Islamic State (IS) militants may have captured as many as 2,300 US-provided armored Humvees from Iraqi armed forces when they seized Mosul in 2014, Prime Minister Haider al-Abadi admitted on Sunday.
"In the collapse of Mosul, we lost a lot of weapons… We lost 2,300 Humvees in Mosul alone," Abadi said in an interview broadcast by state run Al Iraqiya television, according to remarks carried by AFP.
IS overran Mosul, Iraq's second city, in June 2014, routing a far larger force of 30,000 Iraqi soldiers who retreated in disarray, stripping out of their uniforms and abandoning their equipment as they fled.
The jihadists took control large stores of weapons, munitions, and vehicles. In the days afterwards, Humvees with hurriedly painted over Iraqi markings and carrying IS's black flag were visible from frontline positions held by Iraqi Kurdish peshmerga fighters. IS has since made extensive combat use of them, including as vehicle-borne improvised explosive devices.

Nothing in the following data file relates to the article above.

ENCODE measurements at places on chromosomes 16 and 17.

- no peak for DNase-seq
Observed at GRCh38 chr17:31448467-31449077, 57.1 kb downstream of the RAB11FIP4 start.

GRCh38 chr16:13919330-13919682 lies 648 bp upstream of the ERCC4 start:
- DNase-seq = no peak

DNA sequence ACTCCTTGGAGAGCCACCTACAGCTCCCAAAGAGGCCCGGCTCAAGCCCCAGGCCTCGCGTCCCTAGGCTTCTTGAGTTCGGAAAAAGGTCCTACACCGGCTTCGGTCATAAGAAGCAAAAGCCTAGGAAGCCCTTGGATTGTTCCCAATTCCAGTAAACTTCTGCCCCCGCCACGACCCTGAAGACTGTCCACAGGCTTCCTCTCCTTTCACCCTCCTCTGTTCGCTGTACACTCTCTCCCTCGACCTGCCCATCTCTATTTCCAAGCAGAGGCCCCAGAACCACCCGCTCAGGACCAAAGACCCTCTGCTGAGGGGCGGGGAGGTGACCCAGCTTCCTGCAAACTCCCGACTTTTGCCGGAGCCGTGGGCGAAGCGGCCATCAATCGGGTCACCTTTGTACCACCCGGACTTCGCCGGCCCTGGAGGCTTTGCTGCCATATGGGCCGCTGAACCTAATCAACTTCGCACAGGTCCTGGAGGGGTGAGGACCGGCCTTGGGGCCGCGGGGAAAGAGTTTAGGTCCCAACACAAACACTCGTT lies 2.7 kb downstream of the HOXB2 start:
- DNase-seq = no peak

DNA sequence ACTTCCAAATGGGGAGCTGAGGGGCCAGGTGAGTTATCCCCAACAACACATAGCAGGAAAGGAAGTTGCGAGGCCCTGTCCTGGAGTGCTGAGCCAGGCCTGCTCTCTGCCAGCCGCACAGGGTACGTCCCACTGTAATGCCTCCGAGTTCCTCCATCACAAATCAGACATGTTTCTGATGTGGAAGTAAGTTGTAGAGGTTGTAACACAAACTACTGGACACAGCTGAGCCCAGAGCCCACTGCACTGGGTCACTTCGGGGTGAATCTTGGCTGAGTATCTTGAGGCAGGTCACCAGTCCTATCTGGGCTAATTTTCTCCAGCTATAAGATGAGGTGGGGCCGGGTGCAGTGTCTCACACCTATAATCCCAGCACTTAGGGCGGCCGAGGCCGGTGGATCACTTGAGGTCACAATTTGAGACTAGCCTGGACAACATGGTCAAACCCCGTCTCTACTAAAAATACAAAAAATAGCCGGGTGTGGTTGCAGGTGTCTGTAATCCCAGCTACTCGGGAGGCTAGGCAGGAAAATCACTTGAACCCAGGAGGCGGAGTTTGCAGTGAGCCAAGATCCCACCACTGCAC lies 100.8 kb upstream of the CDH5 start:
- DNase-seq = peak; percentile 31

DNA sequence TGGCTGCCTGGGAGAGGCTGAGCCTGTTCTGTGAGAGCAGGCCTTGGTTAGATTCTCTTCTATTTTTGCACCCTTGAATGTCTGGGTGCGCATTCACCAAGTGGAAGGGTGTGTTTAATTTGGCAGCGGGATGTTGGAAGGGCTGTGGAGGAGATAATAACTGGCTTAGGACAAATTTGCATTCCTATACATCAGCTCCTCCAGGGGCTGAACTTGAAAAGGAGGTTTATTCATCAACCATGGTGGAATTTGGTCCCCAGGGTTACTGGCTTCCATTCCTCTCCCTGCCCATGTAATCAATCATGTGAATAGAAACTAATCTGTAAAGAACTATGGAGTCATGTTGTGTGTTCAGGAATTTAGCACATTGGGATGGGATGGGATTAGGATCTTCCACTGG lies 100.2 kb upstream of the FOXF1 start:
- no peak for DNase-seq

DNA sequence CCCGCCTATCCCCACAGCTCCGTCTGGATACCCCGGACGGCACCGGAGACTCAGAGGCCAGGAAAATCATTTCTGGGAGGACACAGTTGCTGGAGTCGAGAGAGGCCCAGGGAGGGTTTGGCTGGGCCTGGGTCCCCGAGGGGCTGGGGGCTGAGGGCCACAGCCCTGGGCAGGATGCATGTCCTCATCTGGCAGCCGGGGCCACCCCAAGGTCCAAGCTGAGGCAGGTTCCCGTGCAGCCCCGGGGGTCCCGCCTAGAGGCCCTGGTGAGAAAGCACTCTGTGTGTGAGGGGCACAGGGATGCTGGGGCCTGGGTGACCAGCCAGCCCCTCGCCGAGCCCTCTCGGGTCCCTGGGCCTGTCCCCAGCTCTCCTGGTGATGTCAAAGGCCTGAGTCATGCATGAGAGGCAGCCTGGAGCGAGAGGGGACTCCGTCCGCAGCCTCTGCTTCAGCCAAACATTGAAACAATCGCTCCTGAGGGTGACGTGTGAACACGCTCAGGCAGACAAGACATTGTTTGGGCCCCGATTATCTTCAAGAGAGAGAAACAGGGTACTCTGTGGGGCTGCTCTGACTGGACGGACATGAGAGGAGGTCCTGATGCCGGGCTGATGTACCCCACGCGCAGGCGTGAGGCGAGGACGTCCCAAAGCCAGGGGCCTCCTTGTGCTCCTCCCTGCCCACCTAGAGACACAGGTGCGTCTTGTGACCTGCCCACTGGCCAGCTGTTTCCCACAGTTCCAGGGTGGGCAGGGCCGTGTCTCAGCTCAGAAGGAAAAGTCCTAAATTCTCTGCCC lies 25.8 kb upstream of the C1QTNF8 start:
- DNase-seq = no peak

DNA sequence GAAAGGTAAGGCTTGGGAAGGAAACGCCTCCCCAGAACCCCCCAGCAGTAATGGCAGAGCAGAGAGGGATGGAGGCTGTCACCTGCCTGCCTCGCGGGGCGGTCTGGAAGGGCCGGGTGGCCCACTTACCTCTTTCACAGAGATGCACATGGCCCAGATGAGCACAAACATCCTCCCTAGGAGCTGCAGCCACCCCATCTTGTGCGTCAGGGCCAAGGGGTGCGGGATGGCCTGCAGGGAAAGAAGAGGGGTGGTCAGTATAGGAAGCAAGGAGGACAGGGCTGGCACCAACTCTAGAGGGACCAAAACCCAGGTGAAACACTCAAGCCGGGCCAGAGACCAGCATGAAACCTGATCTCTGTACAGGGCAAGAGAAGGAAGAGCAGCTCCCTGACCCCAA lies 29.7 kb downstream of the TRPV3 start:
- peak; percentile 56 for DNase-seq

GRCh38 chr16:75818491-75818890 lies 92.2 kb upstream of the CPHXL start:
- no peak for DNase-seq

On Monday, a Humvee was used in an IS suicide bombing on a military base north of Fallujah that killed 42, a military source told Al Jazeera.
The value of the lost vehicles is unknown. But in December 2014, the US State Department approved a possible sale of 1,000 Humvees armed with machine guns, and grenade launchers to Iraq at an estimated cost of $579 million.
With the help of airstrikes carried out by an American-led coalition and international backing, pro-government forces had been slowly regaining territory, including taking control of Saddam Hussein's birthplace of Tikrit.
IS seized Ramadi, the capital of Anbar province last month, however, in an embarrassing defeat for Baghdad and Washington's anti-IS strategy.
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